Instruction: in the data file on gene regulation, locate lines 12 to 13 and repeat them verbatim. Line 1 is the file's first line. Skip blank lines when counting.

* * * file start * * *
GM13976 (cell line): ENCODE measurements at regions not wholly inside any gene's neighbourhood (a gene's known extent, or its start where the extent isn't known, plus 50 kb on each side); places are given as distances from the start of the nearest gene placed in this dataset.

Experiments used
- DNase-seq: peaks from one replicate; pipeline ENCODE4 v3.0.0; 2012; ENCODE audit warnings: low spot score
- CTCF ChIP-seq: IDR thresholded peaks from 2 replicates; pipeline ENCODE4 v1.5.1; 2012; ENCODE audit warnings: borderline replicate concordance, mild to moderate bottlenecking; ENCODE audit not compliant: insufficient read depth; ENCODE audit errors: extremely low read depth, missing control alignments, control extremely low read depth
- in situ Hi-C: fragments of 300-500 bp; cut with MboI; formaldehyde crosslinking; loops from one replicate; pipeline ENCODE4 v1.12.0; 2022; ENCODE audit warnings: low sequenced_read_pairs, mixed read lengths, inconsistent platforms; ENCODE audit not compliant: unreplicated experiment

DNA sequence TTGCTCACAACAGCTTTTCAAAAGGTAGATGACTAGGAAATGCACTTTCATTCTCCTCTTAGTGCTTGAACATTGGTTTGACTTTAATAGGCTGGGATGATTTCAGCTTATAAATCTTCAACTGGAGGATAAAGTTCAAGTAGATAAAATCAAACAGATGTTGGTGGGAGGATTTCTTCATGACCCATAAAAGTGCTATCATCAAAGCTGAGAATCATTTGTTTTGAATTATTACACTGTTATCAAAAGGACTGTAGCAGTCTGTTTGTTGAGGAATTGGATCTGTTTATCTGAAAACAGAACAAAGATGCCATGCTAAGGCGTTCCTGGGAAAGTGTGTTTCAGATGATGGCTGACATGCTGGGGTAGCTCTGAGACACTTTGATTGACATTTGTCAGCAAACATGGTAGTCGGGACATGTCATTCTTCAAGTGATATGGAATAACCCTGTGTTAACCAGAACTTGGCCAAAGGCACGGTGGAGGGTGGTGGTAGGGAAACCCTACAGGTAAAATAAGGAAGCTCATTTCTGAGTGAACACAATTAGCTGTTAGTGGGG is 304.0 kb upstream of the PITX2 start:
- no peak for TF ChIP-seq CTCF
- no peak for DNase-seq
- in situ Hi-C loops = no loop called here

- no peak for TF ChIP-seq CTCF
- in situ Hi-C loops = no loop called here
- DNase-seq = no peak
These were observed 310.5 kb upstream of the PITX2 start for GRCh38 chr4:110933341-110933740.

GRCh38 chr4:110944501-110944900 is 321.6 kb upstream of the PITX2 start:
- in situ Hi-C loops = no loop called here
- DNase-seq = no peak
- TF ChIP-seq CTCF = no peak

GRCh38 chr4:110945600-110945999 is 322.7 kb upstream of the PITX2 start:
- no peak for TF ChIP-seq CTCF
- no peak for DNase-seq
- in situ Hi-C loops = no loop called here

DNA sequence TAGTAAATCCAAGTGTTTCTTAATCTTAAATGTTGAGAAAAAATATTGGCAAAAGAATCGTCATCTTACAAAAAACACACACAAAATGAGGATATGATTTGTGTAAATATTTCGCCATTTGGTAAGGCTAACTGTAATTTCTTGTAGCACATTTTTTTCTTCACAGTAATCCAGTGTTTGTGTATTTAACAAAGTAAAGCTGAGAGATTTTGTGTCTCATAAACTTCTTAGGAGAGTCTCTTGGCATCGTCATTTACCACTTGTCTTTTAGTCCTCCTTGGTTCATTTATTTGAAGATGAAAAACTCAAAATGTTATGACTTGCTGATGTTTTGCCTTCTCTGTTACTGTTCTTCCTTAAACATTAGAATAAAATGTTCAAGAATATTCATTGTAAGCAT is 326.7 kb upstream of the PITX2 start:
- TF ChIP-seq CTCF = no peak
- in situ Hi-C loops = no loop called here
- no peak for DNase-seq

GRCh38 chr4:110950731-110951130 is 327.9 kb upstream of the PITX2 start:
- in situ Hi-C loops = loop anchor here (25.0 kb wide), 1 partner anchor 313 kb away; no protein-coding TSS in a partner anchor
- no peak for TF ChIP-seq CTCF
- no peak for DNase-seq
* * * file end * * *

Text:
- DNase-seq = no peak
These were observed 310.5 kb upstream of the PITX2 start for GRCh38 chr4:110933341-110933740.